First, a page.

“American Taliban” John Walker Lindh, captured as an enemy combatant in Afghanistan in 2001, is set to be released in the next three years. He will have then spent 20 years in prison since being sentenced in 2002.
Should Lindh have to register on a terrorist watchlist so federal and local law enforcement know where he is and what he is doing upon his release? Should people imprisoned for terrorism be listed like sex offenders, and be required by federal law to inform local authorities and give their communities updates on their identities, address and whereabouts?
Missouri and Louisiana are considering establishing such a watch list, and the New York General Assembly struck down a similar measure 2016. There are hundred of convicted terrorists serving time in U.S. prisons, and many of them are scheduled for release in the coming years, according to TIME.
“After the Pulse nightclub and the Fort Lauderdale airport shooting, we know we can be susceptible to terrorist attacks,” Florida state Rep. Mike Hill (R) told Fox News. “A proposal like this may draw a little opposition, but this should be something that unites us.”
Is It Practical? Is It Harassment?
The worst offenders are not likely to see the freedom ever again, and the proposal has been criticized as creating additional levels of focus on a group of people who have paid their debt to society.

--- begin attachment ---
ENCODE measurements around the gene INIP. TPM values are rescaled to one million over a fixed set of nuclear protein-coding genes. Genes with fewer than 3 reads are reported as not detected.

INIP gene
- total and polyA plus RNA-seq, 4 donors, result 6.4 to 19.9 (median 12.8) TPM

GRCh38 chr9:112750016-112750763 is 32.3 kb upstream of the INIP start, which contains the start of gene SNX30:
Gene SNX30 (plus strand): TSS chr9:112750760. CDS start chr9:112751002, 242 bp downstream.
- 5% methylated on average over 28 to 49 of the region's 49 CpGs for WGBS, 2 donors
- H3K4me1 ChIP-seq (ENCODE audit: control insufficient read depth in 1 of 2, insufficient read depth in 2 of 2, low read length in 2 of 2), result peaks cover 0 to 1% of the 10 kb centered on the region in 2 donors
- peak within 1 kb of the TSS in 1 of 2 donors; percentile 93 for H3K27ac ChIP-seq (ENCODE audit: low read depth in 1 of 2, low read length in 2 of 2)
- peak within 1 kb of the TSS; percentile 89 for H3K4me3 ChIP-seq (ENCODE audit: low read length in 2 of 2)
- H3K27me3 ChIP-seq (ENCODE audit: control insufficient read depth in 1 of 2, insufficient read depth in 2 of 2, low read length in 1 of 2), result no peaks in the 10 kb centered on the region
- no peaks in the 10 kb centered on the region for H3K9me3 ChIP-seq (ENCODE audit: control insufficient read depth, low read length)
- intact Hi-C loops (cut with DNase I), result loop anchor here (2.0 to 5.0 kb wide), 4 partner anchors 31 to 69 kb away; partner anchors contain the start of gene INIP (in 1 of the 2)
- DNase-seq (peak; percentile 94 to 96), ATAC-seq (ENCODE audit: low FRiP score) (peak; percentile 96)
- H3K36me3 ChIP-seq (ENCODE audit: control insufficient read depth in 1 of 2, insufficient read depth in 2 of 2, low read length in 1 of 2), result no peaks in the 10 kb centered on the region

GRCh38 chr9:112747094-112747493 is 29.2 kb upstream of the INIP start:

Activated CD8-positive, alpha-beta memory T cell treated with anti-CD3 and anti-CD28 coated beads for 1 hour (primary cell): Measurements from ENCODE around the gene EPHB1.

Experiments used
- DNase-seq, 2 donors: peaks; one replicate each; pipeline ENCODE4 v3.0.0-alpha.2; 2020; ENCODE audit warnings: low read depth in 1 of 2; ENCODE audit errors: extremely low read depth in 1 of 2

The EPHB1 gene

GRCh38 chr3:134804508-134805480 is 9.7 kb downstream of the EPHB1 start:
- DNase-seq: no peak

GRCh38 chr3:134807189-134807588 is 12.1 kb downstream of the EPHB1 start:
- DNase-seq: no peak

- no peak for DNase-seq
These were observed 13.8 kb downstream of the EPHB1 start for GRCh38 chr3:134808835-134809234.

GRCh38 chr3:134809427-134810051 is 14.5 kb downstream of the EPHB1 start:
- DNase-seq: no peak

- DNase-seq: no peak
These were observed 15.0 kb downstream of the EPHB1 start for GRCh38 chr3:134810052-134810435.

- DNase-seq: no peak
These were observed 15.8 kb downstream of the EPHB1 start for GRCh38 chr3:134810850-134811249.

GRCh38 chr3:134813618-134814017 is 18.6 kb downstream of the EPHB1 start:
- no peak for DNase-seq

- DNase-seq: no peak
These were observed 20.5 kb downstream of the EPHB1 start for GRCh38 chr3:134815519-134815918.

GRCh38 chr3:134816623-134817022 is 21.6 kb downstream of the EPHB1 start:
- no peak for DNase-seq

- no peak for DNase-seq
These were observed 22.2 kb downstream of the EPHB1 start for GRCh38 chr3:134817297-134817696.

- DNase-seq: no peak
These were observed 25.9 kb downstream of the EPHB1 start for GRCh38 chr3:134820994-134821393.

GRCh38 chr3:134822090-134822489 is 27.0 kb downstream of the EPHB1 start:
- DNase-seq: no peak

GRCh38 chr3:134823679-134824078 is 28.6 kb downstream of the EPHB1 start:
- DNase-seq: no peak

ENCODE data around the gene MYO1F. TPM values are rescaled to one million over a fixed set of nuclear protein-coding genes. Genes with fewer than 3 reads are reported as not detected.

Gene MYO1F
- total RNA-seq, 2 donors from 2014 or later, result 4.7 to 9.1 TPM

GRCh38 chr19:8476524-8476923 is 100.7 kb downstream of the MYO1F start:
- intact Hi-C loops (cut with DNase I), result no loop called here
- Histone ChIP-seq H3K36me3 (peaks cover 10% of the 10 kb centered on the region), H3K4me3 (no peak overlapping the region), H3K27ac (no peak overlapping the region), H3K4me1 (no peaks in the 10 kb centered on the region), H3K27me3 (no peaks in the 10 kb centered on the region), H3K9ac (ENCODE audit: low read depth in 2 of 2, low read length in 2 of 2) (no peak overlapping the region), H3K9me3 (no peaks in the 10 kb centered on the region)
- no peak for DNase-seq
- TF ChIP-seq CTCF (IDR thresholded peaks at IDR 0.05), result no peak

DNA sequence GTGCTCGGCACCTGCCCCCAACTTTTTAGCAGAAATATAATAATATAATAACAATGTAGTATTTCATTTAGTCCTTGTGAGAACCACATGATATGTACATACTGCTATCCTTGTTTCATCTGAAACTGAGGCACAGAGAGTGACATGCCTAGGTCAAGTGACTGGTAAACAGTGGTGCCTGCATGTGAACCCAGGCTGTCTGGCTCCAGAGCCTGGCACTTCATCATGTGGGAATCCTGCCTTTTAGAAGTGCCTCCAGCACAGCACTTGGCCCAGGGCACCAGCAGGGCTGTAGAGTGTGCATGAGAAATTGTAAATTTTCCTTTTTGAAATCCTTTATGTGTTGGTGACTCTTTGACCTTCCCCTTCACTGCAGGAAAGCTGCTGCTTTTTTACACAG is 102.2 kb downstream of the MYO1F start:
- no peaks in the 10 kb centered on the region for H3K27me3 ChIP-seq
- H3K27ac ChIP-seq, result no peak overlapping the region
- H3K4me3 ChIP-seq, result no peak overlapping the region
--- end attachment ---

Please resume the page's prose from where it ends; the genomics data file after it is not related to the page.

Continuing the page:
“So we’re talking about a lot of people who made a foolish donation to a foreign group, and not necessarily with the aim of supporting attacks on U.S. soil,” Julian Sanchez, a senior fellow at the Cato Institute, told HSToday. “In practice, this would mean putting local law enforcement unnecessarily on-edge about a lot of people who don’t present any more risk to the community than any other ex-con.”
“If anything, a guy who’s just served a term for armed robbery is probably riskier for the community than a guy who was convicted of wiring money to some overseas group,” Sanchez added. “Even if you think he’s going to backslide and wire some more money, that’s not really a problem the local sheriff is well-suited to tackle.”
The Sex Offender Registration and Notification Act requires convicted sex offenders to register following their release, making it a federal crime to fail to register.
Sanchez said that it is hard to see what local authorities are supposed to do with the information and that it could be easily misconstrued as harassment.
“More generally, it’s hard to see what local authorities are supposed to do with the information,” Sanchez said. “Follow them around? Open their Amazon packages to look for suspicious purchases? I’m having trouble coming up with a plausible scenario where this information enables some local PD to foil an attack by lawful means, though it’s easy to see it inspiring a lot of unproductive harassment.”
But the Missouri Sheriffs’ Association says that there is little coordination between the federal government and local authorities on the those listed on the terrorist watch list or under investigation for terrorist activities. The group has long called for an improved level of communication between local and federal law enforcement agencies.
“If these individuals are on a watch list, then who better to watch them than law enforcement officers who have constant contact with them,” said Morgan County Sheriff Jim Petty in a statement.